Monday, 25 August 2008

Coveting What is Not Ours

Ive been thinking about the implications of the tenth commandment -- You shall not covet. I have touched on this subject in reference to Doug Wilson's blogs, referring to certain segments of our society, and, frankly, all of us probably at one time or another, to envy the more rich and successful members of our society and thinking it somehow fitting to take their money, by whatever means (usually some form of government intervention or taxation), and give it to the 'less fortunate'. I suppose that if this is done purely out of a genuine concern for the poor, it is one thing, and perhaps even admirable if done fairly, but I sense that the motivation is sometimes more sinister. I'm afraid it is often done purely out of a kind of jeaousy of those who have more than we do. Some people have bigger houses, or cars, or TV,s and we reresent it -- let them bear the brunt of caring for the poor. Well, that's covetousness, even if we call it a desire for fairness. The Bible doesn't tell us to get those with more than we have to look after the poor, it tells us to do it.

In fact, if we resent anyone for having more, of anything, than we do, it's covetousness. Some might put it down to what they might call, 'reverse snobbery,' but what it really is, is covetousness.

One area of my life where I've been particularly convicted of this, is talent, or ability. I have mentioned that I once performed standup comedy (in a former life, of course). Well my talent in that area certainly had a ceiling, and I was envious of others with whom I shared the open-mic stage whose acts were funnier than mine. That was before I was a Christian, but there is still a residual amount of that particular sin in my life.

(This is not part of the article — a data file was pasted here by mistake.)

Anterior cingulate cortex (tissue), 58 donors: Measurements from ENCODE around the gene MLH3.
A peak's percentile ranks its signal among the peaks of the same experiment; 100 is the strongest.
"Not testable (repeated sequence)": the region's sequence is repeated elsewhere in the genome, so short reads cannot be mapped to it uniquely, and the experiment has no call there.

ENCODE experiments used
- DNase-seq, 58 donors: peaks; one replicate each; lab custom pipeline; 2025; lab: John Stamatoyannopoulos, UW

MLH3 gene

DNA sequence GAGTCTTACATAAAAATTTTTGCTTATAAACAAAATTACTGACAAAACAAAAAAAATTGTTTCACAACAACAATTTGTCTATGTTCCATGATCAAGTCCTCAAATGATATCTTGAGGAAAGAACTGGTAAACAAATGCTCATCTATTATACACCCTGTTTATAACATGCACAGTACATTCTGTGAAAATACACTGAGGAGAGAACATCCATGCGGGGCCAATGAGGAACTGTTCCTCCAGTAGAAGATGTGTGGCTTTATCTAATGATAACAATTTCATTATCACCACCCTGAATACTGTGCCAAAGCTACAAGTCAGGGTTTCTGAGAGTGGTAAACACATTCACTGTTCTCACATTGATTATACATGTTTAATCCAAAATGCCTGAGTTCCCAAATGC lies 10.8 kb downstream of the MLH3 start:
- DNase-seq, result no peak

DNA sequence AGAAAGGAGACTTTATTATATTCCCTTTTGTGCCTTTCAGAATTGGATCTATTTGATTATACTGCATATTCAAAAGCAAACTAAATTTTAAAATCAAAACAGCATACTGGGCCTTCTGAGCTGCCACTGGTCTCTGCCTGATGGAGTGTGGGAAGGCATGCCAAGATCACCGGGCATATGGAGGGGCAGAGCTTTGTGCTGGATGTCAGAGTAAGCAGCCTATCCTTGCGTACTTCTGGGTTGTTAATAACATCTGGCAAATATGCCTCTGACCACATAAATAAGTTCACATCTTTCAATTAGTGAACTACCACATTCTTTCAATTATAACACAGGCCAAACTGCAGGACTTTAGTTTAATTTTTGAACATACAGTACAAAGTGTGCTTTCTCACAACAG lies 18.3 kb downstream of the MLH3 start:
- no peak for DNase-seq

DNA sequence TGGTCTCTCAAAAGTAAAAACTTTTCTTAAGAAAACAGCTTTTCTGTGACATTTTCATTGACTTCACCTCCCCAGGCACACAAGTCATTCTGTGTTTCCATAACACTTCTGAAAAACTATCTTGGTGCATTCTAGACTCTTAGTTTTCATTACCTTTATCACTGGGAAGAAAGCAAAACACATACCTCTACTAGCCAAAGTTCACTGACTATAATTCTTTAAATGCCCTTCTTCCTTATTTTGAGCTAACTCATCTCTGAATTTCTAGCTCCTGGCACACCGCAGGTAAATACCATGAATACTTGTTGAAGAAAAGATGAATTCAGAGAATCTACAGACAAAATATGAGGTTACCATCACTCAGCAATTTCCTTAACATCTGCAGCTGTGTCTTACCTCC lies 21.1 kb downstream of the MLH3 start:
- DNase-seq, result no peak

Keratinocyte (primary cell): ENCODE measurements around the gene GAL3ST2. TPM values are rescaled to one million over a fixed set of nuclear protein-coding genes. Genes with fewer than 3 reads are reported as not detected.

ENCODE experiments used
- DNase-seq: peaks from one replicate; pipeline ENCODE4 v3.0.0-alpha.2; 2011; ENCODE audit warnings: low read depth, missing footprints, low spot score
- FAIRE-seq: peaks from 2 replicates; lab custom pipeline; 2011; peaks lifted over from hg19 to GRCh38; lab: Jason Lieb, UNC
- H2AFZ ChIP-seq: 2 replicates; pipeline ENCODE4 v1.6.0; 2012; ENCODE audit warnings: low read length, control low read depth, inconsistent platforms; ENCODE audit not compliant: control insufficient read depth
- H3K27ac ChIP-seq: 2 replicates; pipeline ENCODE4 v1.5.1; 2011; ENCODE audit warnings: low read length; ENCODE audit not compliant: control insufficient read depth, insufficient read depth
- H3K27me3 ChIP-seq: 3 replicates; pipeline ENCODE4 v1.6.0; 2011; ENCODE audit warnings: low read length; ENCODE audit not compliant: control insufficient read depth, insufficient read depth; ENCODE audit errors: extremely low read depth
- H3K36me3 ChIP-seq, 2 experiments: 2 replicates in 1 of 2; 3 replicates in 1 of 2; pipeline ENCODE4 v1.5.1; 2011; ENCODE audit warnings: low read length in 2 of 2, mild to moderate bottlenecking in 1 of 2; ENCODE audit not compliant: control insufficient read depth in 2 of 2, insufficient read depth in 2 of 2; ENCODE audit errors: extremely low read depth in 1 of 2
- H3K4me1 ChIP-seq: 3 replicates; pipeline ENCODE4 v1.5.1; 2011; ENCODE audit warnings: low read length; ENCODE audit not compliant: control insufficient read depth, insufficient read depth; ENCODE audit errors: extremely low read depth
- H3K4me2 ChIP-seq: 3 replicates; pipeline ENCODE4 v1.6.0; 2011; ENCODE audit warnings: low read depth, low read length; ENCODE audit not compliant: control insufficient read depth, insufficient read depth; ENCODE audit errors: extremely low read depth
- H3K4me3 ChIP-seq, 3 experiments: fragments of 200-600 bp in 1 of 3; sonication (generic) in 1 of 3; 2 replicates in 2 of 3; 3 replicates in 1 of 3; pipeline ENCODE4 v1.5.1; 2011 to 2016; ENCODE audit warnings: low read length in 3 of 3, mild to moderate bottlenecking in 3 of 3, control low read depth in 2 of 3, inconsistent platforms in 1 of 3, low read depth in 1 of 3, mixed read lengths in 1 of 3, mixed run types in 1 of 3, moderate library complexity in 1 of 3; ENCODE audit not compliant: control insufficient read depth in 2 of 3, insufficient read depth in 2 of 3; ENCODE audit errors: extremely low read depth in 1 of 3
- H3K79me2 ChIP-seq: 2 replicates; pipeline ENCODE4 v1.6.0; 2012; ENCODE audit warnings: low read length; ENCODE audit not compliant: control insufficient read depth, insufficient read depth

I play guitar, over the years rising to a level approaching mediocrity. I would love to be able to play it better, and when I see someone who can play a lead guitar, or who can barre chord easily, I often joke that I am jealous. But in fact, there is some covetousness there, even if I claim it to be rather innocent.

I am envious of anyone who can preach a good half-hour sermon. I am envious of someone to whom communicating the gospel to others seems to come easily. In other words, I am envious of other people's gifts, even spiritual ones. I believe the tendency of myself (and perhaps others, although I speak only of myself) to envy the gifts, or success, or prosperity God has given others is indeed, a definite form of covetousness, and it's wrong.

And I know it's wrong, but I seem to do it anyway.

Take Care


Warren said...

It seems there may be a fine line between inspiration and envy.

Warren said...

An interesting view from my favourite blog (Boarshead Tavern):

When I said “greed”, I meant greed of the kind that makes someone want to amass wealth more than they could possible spend in a hundred lifetimes. When I said “lust” I meant lust, as in sex, which is the hidden motivator in probably 50% of all retail purchases. When I said “covetousness” I meant the feeling I get when I see my neighbor playing with his new iPhone. Take away these forces and the economy as we know it collapses.

John K said...

Indeed. Sometimes we may try to convince its one when it is the other. The other concept here might be called, 'aspiration,' in that we might aspire to reach a level of excellence we see in others.